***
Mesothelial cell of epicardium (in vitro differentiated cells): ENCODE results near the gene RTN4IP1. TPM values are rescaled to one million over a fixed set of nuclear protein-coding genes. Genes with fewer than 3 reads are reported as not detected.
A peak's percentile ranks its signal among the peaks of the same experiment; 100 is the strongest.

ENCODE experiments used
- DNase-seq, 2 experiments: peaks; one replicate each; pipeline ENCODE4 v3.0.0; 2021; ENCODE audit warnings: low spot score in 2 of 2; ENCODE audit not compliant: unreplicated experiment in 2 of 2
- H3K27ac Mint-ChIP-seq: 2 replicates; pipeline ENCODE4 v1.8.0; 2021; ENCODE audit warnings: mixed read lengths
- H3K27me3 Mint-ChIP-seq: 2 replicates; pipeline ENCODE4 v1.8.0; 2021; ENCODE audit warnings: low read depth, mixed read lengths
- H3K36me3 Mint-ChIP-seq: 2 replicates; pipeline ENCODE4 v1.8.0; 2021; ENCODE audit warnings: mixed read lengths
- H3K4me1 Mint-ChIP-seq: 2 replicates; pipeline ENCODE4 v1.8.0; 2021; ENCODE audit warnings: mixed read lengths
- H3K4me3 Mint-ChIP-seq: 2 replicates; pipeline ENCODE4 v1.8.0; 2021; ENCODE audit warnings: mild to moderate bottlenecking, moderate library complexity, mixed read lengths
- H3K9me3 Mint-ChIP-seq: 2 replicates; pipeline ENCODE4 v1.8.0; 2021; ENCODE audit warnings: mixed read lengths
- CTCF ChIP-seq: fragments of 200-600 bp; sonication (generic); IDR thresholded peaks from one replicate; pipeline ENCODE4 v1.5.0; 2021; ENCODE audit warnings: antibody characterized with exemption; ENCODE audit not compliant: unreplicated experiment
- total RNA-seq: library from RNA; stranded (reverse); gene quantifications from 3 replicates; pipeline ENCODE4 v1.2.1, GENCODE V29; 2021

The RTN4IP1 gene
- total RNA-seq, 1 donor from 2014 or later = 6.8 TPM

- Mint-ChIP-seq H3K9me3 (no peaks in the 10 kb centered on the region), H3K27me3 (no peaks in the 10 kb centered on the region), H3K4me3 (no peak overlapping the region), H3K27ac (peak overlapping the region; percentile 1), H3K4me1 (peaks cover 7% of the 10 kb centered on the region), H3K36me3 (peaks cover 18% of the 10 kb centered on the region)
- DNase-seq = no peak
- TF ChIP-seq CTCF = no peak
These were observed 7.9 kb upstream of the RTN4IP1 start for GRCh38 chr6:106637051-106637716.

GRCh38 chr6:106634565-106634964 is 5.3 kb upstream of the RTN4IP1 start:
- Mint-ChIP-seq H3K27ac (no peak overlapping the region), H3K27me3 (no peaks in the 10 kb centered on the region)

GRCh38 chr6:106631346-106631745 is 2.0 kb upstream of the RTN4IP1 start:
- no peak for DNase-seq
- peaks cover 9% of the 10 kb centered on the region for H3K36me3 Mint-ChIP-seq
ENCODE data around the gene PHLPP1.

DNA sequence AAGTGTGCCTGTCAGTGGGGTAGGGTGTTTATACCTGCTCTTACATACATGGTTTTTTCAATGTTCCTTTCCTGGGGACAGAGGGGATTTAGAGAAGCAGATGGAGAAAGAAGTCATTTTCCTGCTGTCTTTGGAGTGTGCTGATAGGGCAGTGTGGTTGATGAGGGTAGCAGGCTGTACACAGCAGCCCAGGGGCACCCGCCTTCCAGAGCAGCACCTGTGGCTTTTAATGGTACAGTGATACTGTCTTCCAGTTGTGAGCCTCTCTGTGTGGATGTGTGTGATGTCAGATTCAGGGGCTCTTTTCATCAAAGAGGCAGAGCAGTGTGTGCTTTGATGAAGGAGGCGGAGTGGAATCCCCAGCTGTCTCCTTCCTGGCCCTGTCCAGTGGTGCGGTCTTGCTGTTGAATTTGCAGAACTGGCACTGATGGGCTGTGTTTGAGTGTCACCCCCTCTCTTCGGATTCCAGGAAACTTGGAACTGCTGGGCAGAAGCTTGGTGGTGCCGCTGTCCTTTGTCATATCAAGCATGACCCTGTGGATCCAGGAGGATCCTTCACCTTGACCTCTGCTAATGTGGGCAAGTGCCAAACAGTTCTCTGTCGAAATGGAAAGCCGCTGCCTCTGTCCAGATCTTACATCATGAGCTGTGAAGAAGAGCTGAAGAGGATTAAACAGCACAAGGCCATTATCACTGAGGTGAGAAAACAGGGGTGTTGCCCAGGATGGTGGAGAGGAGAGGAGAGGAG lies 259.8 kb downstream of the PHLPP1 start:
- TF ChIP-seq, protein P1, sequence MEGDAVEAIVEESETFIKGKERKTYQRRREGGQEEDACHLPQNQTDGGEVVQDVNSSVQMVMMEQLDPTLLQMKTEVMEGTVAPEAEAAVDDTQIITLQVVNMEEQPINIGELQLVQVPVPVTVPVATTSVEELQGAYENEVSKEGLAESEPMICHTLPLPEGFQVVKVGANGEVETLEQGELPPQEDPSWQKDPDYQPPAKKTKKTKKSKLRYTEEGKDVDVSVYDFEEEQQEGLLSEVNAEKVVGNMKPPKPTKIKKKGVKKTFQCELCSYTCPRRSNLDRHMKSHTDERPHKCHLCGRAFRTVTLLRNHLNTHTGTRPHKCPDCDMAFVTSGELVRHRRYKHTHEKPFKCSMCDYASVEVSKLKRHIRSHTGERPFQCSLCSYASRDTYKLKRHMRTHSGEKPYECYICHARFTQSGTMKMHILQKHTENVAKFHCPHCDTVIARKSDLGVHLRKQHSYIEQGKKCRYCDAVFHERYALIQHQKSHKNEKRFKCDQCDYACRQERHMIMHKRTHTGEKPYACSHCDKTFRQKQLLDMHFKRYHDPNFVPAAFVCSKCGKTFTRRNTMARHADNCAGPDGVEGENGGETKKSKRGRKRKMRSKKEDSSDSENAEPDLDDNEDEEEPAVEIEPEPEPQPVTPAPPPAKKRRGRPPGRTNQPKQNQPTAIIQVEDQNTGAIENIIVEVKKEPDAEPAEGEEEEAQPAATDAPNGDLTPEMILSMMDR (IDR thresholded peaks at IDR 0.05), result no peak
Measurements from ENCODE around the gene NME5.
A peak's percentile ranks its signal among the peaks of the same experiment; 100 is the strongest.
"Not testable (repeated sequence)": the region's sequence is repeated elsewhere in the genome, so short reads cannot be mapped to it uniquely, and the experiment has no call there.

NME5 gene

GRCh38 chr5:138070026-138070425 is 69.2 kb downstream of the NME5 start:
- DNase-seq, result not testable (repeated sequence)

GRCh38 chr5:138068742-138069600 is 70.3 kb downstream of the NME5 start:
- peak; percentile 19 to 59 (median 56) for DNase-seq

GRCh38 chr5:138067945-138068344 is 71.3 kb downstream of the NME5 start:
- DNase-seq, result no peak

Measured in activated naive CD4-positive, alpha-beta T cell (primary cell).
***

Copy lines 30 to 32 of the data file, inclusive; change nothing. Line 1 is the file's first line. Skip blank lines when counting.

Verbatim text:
NME5 gene

GRCh38 chr5:138070026-138070425 is 69.2 kb downstream of the NME5 start:
- DNase-seq, result not testable (repeated sequence)